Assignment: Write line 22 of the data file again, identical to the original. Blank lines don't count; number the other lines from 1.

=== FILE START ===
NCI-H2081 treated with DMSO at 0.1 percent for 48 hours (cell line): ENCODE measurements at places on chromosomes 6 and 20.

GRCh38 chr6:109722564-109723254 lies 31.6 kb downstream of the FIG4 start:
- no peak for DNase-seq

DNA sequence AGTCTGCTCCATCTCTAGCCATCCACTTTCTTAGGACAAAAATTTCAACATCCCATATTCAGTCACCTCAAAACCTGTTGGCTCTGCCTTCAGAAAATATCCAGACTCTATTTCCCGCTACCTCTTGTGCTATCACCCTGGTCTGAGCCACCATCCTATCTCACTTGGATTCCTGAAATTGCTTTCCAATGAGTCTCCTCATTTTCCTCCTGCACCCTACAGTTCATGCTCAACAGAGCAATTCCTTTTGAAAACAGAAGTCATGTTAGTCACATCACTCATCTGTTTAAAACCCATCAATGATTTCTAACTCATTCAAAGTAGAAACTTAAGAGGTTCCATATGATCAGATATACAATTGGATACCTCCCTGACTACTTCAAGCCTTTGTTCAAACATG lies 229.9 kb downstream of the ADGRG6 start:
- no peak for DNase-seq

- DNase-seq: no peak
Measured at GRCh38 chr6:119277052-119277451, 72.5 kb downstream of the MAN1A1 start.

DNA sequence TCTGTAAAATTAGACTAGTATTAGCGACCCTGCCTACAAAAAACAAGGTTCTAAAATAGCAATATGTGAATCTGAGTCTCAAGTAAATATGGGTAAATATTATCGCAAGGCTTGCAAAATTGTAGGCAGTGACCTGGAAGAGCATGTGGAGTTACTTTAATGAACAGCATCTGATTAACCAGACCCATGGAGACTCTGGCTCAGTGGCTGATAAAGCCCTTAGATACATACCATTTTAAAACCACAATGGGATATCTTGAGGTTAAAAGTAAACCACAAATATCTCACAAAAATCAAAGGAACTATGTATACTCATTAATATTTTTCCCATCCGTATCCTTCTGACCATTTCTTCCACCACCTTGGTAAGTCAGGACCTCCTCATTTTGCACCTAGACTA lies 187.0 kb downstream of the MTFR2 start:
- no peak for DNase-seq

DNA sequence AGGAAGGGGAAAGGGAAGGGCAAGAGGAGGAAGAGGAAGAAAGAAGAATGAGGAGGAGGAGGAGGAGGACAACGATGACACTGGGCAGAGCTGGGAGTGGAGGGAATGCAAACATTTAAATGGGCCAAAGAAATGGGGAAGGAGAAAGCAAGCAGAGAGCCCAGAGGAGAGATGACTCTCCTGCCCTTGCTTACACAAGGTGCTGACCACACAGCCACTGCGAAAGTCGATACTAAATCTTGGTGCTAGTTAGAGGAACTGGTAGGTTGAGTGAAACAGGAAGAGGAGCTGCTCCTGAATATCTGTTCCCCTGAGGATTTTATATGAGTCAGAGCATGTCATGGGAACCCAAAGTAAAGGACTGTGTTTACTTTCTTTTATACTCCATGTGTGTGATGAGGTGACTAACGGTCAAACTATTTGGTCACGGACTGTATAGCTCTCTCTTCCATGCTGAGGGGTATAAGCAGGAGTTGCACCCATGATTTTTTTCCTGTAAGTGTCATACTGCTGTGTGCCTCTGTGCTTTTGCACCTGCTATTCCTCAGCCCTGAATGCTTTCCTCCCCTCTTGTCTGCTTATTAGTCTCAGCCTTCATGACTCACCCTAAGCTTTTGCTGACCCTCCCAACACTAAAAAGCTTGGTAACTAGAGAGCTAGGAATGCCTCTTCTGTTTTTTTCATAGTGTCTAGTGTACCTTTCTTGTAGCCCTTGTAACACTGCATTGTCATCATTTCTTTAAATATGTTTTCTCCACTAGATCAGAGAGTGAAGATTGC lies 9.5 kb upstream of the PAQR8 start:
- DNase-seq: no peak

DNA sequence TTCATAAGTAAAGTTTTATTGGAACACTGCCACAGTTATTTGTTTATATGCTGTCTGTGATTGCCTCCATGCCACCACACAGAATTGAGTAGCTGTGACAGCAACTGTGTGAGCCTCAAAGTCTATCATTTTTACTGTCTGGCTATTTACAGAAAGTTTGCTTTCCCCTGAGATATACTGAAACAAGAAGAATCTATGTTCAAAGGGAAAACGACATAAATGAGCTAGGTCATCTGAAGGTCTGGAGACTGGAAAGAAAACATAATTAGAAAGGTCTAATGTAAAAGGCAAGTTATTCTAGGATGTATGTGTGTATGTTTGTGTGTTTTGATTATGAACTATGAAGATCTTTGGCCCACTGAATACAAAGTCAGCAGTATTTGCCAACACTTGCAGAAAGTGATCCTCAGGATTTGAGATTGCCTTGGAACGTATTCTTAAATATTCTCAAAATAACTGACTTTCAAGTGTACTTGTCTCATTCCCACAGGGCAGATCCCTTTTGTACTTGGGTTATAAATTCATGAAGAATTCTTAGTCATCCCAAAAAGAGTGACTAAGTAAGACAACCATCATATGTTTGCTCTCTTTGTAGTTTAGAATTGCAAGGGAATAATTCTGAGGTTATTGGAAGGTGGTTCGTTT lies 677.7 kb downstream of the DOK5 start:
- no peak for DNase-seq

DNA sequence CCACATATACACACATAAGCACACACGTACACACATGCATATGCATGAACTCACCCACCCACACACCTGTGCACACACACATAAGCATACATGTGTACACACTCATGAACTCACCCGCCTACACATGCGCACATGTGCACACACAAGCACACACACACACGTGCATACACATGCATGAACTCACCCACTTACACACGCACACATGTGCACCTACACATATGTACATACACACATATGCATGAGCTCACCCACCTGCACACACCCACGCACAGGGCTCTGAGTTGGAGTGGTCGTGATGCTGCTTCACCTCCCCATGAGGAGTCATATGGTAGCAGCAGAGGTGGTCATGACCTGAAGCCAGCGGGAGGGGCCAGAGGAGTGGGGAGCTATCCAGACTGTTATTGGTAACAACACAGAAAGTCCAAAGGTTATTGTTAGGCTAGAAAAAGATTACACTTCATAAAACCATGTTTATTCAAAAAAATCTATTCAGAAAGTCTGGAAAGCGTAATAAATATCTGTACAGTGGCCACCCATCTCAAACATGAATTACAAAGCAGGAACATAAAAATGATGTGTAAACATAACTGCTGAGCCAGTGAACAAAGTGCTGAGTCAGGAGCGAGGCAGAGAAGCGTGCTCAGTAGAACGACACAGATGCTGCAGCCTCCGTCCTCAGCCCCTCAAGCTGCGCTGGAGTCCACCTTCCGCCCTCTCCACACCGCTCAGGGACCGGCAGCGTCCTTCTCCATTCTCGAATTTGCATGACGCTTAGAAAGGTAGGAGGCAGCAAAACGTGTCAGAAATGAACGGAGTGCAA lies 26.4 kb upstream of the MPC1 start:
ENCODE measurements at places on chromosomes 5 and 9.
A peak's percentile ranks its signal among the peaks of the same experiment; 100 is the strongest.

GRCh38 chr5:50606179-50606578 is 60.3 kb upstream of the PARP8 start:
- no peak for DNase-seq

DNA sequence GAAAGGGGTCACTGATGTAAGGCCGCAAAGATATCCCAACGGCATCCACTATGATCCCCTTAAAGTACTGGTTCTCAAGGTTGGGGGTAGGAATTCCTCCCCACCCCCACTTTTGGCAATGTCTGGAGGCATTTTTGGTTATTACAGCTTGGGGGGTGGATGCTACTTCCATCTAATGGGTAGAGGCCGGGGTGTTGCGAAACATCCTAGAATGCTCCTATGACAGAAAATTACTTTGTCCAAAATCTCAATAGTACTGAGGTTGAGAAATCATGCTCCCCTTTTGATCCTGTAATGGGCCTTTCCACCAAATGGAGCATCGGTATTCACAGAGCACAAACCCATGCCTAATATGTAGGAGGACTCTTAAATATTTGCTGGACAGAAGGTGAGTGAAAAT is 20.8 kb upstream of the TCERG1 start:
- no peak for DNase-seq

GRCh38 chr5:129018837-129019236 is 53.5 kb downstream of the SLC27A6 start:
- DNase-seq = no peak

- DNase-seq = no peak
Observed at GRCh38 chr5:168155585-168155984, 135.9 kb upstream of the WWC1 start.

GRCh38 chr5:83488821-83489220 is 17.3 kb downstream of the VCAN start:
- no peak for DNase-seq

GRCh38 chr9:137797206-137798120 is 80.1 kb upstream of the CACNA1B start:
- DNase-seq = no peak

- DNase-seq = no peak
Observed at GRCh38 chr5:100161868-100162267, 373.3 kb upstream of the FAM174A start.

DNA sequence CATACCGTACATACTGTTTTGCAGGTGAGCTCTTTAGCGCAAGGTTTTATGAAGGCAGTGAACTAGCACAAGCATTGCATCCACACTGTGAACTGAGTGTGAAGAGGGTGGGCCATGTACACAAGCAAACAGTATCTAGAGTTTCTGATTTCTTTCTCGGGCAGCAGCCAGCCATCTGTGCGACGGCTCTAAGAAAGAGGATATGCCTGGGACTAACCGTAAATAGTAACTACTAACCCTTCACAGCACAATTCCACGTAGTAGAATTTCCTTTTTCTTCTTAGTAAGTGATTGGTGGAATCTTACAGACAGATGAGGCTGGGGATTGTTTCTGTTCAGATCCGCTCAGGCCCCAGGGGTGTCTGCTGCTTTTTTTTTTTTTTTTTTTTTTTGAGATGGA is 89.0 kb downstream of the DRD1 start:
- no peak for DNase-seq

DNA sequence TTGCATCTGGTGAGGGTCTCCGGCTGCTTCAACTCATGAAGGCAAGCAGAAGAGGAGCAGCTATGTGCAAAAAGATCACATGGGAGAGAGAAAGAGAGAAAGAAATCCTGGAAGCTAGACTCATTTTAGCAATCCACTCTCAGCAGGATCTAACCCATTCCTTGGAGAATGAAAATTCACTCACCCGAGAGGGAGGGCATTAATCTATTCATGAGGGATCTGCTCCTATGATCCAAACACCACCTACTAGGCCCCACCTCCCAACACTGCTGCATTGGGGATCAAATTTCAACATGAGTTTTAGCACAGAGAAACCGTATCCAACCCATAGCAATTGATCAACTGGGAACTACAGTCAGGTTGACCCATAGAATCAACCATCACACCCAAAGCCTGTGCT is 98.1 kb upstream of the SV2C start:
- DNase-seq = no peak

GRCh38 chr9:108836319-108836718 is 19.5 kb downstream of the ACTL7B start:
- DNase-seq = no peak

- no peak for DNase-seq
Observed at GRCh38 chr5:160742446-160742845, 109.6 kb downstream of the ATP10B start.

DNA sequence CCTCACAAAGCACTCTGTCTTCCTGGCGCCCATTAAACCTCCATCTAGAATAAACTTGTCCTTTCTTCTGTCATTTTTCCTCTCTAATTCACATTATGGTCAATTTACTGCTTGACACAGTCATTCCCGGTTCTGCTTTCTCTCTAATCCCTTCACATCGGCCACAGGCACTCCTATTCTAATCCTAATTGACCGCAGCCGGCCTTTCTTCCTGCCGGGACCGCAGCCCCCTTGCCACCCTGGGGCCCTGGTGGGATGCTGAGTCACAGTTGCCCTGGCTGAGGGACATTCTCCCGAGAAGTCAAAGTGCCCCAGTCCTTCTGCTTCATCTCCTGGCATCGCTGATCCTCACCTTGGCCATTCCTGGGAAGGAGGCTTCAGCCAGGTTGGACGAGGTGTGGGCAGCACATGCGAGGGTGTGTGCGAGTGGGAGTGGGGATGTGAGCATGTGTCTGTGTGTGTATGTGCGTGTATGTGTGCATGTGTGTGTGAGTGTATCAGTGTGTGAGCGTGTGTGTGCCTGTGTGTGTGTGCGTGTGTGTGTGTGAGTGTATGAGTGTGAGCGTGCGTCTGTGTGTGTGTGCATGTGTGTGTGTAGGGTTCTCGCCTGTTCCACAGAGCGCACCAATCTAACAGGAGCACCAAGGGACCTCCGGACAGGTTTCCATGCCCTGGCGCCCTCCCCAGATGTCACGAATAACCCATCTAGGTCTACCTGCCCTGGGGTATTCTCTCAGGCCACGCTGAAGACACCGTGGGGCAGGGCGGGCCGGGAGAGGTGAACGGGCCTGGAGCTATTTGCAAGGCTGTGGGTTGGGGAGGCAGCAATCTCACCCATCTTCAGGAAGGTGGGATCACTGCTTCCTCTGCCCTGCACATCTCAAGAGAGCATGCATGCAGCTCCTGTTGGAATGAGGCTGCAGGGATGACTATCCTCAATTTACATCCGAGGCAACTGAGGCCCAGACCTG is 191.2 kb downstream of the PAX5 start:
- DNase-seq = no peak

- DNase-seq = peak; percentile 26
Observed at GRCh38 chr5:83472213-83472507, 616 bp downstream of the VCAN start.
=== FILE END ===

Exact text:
- DNase-seq = no peak